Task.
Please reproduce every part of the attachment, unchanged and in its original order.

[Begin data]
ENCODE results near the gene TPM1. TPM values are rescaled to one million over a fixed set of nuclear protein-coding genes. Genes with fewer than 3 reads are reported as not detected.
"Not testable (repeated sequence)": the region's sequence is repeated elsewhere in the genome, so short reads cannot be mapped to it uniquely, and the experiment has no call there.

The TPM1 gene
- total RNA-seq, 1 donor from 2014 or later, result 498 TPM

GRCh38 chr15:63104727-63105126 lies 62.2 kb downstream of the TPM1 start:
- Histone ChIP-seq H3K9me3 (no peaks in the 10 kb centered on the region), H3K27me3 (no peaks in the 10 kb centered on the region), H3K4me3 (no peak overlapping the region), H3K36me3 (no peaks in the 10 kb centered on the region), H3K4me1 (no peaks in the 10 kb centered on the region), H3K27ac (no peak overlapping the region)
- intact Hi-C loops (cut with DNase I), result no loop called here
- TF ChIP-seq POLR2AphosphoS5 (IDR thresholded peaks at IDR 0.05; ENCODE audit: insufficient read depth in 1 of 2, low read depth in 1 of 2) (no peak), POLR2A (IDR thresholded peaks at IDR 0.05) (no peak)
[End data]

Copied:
ENCODE results near the gene TPM1. TPM values are rescaled to one million over a fixed set of nuclear protein-coding genes. Genes with fewer than 3 reads are reported as not detected.
"Not testable (repeated sequence)": the region's sequence is repeated elsewhere in the genome, so short reads cannot be mapped to it uniquely, and the experiment has no call there.

The TPM1 gene
- total RNA-seq, 1 donor from 2014 or later, result 498 TPM

GRCh38 chr15:63104727-63105126 lies 62.2 kb downstream of the TPM1 start:
- Histone ChIP-seq H3K9me3 (no peaks in the 10 kb centered on the region), H3K27me3 (no peaks in the 10 kb centered on the region), H3K4me3 (no peak overlapping the region), H3K36me3 (no peaks in the 10 kb centered on the region), H3K4me1 (no peaks in the 10 kb centered on the region), H3K27ac (no peak overlapping the region)
- intact Hi-C loops (cut with DNase I), result no loop called here
- TF ChIP-seq POLR2AphosphoS5 (IDR thresholded peaks at IDR 0.05; ENCODE audit: insufficient read depth in 1 of 2, low read depth in 1 of 2) (no peak), POLR2A (IDR thresholded peaks at IDR 0.05) (no peak)